5. Get more interesting data

Having a configurable static HTML output may be useful in some cases, but that’s not where Hubs really shines. In this section, you will modify the widget to output the status of a user’s package reviews in Fedora’s Bugzilla.

You will be using a simple function calling Bugzilla’s XMLRPC interface via the python-bugzilla library. This function is in the workshop_widget/bzlib.py module, go ahead and have a look. It takes the Bugzilla user’s email address as an input, and outputs a dictionary containing the bug objects sorted by review status in the following lists:

    no_reviewer: [],
    under_review: [],
    review_passed: [],

5.1. Updating the widget class

To make use of this function, add the following line to the imports section in workshop_widgtet/__init__.py:

from .bzlib import get_package_reviews

The function takes the Bugzilla email address as an input, you are thus going to need it as a widget parameter. Edit the WorkshopWidget.parameters list to look like this:

parameters = [
        label="Email address",
        help="The Bugzilla email address.",

You could have kept the text parameter and added email, but since it’s not going to be used anymore, just remove it.

5.2. Updating the view

Now modify the get_context() method in your widget’s root view to look like this:

def get_context(self, instance, *args, **kwargs):
    email = instance.config["email"]
    if not email:
        return {"reviews": {}}
    return {"reviews": get_package_reviews(email)}

It’s now using the email parameter, and outputs the result of get_package_reviews() in a dictionary which will be available in the Jinja2 template.

5.3. Updating the template

Modify the template to look like this:

{% block content %}

{% if reviews.no_reviewer %}
    <strong>No reviewer:</strong>
    {% for bug in reviews.no_reviewer %}
            <a href="{{ bug.weburl }}">#{{ bug.id }}</a>
            {{ bug.summary }}
    {% endfor %}
{% endif %}

{% endblock %}

This only generates the contents of the no_reviewer list. Add sections for the under_review and review_passed lists too (this is left as an exercice). If you’re a Jinja2 expert, you may choose to use a macro here.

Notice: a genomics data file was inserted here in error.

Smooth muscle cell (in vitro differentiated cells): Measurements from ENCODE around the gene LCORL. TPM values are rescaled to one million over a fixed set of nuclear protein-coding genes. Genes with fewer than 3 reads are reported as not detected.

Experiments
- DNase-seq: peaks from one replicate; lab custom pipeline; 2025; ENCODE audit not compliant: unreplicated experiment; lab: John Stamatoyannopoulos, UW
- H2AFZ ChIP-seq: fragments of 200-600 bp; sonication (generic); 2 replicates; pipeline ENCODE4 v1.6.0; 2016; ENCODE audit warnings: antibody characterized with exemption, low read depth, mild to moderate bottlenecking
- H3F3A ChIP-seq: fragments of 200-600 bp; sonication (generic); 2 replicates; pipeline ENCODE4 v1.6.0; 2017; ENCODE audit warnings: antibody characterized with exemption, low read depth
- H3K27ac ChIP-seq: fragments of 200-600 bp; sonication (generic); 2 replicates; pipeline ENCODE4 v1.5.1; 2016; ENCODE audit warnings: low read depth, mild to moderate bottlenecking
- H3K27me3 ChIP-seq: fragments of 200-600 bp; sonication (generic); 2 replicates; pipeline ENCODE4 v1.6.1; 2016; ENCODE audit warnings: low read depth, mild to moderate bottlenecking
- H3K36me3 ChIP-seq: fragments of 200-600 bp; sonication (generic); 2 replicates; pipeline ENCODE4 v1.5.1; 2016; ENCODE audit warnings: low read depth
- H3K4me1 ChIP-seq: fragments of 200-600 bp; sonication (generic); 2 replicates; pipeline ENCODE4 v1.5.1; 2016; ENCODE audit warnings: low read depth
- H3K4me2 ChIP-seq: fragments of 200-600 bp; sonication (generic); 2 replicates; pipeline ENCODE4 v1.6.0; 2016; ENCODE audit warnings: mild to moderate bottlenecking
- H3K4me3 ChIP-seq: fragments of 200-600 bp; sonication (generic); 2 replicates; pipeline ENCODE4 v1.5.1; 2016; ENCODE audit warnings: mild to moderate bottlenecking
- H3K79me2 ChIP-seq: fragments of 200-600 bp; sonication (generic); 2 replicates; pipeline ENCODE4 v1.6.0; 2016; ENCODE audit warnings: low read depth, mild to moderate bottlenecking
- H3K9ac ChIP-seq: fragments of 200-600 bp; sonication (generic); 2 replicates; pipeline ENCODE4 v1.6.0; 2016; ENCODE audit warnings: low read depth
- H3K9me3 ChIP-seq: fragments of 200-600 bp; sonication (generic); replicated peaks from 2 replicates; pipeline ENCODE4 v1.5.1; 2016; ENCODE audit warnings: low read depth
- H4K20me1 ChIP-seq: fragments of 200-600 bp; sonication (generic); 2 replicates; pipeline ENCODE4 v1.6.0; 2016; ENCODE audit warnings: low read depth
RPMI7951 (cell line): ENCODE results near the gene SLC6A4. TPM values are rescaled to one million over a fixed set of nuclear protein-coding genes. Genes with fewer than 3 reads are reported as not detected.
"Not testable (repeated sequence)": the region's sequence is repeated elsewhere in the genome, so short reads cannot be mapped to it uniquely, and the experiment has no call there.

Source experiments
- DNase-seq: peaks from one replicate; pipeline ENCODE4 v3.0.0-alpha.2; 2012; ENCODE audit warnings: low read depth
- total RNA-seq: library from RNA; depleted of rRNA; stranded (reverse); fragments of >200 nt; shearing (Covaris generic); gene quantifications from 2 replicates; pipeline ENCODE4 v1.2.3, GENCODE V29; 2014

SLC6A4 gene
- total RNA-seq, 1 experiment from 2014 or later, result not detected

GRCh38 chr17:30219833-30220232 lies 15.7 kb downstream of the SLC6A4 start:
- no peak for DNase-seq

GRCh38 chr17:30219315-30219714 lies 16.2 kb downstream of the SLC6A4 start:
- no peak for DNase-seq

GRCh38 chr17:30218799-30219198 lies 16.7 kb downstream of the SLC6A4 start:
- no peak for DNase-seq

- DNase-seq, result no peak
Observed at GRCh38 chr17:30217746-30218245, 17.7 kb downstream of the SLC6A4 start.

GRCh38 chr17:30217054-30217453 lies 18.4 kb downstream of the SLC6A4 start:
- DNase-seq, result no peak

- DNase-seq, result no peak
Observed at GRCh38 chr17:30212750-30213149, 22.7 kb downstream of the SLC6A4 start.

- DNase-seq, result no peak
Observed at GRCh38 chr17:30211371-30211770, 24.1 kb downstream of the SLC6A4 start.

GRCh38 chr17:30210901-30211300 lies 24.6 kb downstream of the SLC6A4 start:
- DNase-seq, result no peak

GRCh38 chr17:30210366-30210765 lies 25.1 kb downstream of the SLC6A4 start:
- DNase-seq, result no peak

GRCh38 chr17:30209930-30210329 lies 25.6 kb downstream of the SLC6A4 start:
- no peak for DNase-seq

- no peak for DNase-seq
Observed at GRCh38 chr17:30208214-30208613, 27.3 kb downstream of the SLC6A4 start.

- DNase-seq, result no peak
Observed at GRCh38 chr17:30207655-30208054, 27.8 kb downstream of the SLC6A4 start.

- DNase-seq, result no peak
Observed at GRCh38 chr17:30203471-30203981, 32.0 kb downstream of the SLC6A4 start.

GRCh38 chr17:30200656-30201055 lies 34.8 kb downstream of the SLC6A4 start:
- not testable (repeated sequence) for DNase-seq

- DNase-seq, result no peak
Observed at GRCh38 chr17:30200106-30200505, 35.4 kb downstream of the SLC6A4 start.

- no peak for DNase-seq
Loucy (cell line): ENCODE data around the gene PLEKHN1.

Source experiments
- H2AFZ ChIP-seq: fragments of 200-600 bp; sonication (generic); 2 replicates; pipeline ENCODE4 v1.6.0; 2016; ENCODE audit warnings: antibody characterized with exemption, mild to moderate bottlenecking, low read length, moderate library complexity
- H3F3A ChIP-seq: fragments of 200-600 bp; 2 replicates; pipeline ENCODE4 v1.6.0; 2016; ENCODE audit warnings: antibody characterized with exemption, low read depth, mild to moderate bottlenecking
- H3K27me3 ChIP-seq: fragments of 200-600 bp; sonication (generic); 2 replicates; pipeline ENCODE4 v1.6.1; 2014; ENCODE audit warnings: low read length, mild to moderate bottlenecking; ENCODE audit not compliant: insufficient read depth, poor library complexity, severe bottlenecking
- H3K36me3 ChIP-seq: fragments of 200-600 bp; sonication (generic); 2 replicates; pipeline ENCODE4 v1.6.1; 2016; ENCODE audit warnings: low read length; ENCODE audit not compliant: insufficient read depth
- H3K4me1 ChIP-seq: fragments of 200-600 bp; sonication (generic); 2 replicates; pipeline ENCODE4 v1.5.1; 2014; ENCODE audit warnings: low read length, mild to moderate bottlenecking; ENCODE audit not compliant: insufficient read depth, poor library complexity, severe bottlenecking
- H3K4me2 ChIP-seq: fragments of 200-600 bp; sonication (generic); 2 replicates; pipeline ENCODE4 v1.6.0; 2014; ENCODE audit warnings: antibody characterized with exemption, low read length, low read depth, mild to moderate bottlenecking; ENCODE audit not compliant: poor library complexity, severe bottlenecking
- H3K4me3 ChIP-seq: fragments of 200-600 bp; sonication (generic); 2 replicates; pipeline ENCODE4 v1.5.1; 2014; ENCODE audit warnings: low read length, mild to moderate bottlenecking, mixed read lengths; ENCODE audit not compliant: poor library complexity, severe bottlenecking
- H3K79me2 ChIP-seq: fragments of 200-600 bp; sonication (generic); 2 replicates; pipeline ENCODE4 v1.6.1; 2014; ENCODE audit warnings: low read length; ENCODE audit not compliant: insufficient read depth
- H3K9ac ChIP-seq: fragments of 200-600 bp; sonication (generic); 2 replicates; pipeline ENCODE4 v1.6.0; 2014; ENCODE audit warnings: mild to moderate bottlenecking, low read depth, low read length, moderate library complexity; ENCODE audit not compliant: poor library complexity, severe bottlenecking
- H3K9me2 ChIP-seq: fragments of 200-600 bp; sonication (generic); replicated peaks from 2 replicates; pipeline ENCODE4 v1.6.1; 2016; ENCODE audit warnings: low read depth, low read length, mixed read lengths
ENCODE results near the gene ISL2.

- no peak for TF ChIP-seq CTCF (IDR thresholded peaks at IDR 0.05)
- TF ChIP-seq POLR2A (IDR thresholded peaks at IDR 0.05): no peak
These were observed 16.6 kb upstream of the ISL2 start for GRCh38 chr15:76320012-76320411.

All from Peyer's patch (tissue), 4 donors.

5.4. Updating and restarting the server

The widget code is now ready, but it has a new dependency: the python-bugzilla library. You will have to edit your widget’s setup.py file and add it in the install_requires list. Once this is done, go back to the VM and update the virtualenv by running:

source /srv/hubs/venv/bin/activate
cd /srv/hubs/widget-workshop/widget/
python setup.py develop

Then go back to the home directory and run honcho start again.

5.5. Trying it out

Refresh the webrowser’s page. You should now see an empty widget where the text used to be. This is normal, since the email address hasn’t been configured yet. There is a way to avoid displaying the widget entirely if there is no data, or if it is not configured, but we won’t go into that in this workshop.

Click on the widget’s edit icon (top-right corner). Fill in your Bugzilla email address and click “Save”. Now click on “Save changes”. The widget should load and show your review requests. If the page is still empty, it means you currently have no active review requests. You can modify the Jinja2 template to show a friendly message in that situation. This is also left as an exercise for you.

You can also use somebody else’s Bugzilla email address. You can use this Bugzilla query to choose a reporter that currently has an interesting variety of requests.

5.6. If you have an error

If you have an error in the UI (message got an error trying to display this widget) or in the console (a Traceback), look at the console where you ran the honcho start command. If there’s a Traceback there, read the lines and look where there’s one that points to a file in your code directory. If the line in the file and the message don’t help, feel free to reach out to me.